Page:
Cardboard walls, two outlets jam-packed with plugs, a twin-sized bed all-too-reminiscent of a college dorm. Cleaned up in 5 minutes; filthy in about the same time. Fear each time I want to sing along to Tenacious D. The ever-ripening smells from trash I’ve forgotten to banish to my 4 x 4 balcony before trash day. The knowledge that I must shut my mouth because were it not for my school, I would have had to find my own apartment and considering how many fees one must pay in Japan to rent and how little Japanese I knew when I got here this would have been a nearly impossible task.

So I am quiet. At least I have my very own washing machine.

Hair in Japan

May 9, 2007 in Uncategorized

In our school, the staff likes to put up photos of all of the English teachers along with personal profiles. At the start of my tenure here, I very much enjoyed looking at what my fellow teachers had to say about their likes, dislikes and hobbies. Interesting, too, was actually meeting the teachers through the course of the days – after seeing their pictures on the wall, meeting them in person was something like meeting a celebrity.

“You’re Mel,” I could say upon meeting the day’s co-teacher. “You’re from Melbourne and your favorite food is spag bol.”

“Fair dinkum,” Mel could say. “And you’re Liv – you really, really hate bicycles.”

I quickly noticed that when I met the male teachers whose pictures I’d already seen that many of them had let their hair grow quite long during the course of their stay – neat and clean the previous January, scruffy by the end of the year. At the time, I chalked it up to the typical loosening up employees tend to do. Four months later and in the throes of hair distress, I now suspect the real reason behind the trend – complete lack of trust in Japanese hair dressers.

Now don’t get me wrong. I am sure that Japanese hair dressers are extremely skilled and masters in their own right. When I describe a lack of trust in Japanese hairdressers, I refer specifically to the problems created by the language barrier. Merely a pain in the neck in day to day life – “All I want is to ask if they have any brown bread!” – the language barrier becomes a minefield in the hairdressing realm. Most people have very specific demands when it comes to having their hair dressed – imagine trying to communicate those needs when you have to rack your brains to remember how to ask for another cup of tea?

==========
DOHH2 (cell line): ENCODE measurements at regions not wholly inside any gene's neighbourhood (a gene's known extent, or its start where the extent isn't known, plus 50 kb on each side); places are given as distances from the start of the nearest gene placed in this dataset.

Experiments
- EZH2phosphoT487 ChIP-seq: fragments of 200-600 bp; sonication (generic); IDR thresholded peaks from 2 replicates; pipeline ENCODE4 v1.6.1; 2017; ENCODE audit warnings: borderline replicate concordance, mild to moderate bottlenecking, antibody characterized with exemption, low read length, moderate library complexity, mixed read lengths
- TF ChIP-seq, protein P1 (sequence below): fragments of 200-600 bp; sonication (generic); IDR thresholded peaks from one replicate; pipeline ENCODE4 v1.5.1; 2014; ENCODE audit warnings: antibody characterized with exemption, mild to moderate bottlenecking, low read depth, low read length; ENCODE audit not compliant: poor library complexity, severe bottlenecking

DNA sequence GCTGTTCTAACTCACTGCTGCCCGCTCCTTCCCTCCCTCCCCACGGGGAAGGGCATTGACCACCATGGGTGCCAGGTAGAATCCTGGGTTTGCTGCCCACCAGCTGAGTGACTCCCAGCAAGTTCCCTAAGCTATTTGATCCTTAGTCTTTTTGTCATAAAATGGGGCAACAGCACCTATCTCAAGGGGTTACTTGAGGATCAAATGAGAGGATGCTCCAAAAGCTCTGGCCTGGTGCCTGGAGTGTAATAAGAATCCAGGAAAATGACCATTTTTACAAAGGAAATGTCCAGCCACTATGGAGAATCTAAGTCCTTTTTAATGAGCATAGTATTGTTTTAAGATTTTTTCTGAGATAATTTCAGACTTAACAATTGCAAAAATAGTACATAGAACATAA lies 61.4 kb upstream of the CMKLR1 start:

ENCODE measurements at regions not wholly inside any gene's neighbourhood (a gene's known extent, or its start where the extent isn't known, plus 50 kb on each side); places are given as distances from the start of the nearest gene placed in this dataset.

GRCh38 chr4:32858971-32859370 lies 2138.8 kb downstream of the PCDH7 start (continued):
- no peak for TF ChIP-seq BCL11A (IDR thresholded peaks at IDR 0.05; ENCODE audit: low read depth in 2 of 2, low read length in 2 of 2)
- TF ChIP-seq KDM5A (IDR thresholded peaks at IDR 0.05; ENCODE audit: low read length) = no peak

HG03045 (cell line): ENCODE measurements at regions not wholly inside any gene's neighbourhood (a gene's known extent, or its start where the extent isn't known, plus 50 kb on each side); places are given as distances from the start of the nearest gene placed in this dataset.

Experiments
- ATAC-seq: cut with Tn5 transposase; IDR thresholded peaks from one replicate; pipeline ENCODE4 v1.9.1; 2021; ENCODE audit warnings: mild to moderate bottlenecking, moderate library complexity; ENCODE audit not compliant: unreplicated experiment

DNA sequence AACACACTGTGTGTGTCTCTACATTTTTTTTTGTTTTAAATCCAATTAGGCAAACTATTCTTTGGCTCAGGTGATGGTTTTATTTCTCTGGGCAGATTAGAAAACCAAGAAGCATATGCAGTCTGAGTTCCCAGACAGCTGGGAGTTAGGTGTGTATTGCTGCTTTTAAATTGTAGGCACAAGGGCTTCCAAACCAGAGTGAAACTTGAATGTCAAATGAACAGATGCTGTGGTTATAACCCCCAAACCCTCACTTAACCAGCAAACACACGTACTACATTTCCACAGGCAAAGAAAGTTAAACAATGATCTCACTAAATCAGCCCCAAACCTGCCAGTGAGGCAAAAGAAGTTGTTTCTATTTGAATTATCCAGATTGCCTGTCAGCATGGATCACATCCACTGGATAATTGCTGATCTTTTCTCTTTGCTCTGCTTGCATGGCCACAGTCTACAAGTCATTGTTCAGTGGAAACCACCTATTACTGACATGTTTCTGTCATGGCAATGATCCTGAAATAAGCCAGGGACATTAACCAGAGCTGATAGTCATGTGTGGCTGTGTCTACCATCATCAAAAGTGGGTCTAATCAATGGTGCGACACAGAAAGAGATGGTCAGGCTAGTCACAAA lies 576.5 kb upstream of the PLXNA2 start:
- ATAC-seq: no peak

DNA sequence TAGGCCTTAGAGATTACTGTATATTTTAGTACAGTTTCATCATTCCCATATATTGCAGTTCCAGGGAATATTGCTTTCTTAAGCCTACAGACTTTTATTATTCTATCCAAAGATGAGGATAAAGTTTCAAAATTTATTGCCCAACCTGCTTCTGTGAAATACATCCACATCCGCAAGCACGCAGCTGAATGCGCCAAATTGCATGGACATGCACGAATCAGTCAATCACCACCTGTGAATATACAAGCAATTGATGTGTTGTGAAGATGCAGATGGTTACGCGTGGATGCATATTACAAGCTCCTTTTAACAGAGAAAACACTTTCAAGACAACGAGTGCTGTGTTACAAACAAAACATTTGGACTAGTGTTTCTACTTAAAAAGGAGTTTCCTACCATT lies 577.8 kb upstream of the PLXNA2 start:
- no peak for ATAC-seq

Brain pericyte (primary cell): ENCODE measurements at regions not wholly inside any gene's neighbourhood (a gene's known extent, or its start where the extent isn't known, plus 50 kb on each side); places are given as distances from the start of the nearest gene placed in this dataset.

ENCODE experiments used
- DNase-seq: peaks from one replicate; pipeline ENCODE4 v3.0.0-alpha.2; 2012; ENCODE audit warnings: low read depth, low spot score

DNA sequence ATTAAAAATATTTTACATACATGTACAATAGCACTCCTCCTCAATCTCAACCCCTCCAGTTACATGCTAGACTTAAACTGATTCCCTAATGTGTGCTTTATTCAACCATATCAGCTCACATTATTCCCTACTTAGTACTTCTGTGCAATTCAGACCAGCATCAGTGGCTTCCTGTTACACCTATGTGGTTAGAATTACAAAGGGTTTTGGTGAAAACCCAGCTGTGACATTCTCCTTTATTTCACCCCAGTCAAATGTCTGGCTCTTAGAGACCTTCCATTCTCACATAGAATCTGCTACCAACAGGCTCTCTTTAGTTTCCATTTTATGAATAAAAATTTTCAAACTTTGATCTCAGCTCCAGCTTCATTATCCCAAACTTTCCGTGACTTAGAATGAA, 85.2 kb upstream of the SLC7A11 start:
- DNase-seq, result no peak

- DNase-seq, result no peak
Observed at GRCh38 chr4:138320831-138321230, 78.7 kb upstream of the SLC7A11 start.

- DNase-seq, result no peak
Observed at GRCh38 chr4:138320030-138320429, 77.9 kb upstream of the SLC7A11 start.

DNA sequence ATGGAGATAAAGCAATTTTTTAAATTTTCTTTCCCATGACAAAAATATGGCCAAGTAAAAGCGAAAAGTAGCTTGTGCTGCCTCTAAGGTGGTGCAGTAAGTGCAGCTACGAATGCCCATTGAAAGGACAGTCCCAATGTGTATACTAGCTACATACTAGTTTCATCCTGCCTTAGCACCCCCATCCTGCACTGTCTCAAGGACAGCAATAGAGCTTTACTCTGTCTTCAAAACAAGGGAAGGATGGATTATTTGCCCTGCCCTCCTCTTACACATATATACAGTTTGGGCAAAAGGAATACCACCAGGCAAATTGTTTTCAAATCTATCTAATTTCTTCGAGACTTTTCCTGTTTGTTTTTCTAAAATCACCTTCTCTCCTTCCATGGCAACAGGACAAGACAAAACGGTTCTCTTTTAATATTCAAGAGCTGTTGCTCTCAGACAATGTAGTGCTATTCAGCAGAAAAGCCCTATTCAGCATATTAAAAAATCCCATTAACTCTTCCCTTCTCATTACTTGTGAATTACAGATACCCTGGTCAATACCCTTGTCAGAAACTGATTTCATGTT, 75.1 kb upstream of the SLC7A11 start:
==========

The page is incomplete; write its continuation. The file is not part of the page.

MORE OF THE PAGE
Here in Sakiio, there is a man. I first heard his name whispered between various other female teachers: Kenji. Kenji, they said, spoke fantastic English and did one hell of a great job. He wasn’t even that fair away, they said – just over in Kokoromura. One day, Velma appeared on the scene with lovely brand new high lights. Another day, Maggie arrived at school with a chic short haircut, over which she was ecstatic. Maggie gave me Kenji’s card. I tucked it away in my purse.

After weeks of hemming and hawing, I decided to go visit Kenji in Kokoromura. Summer approached and I was extremely sick of my frayed, boring, waist-length layered hair. After years of the same style I envisioned something perhaps a little different. As an extra precaution, I brought a picture, chuckling at myself for my anal retentiveness as I cut it out.

Kenji’s salon was unpretentious yet clean. He and his shampoo artist said they would be happy to help me out, if I would just wait while they finished off their last customer. I sat at a table, browsing through American celeb trash mags before Kenji’s shampoo artist gave me an extremely thorough wash and finished the experience off with a “massage” when she whacked at my back with firm slaps for five minutes afterwards.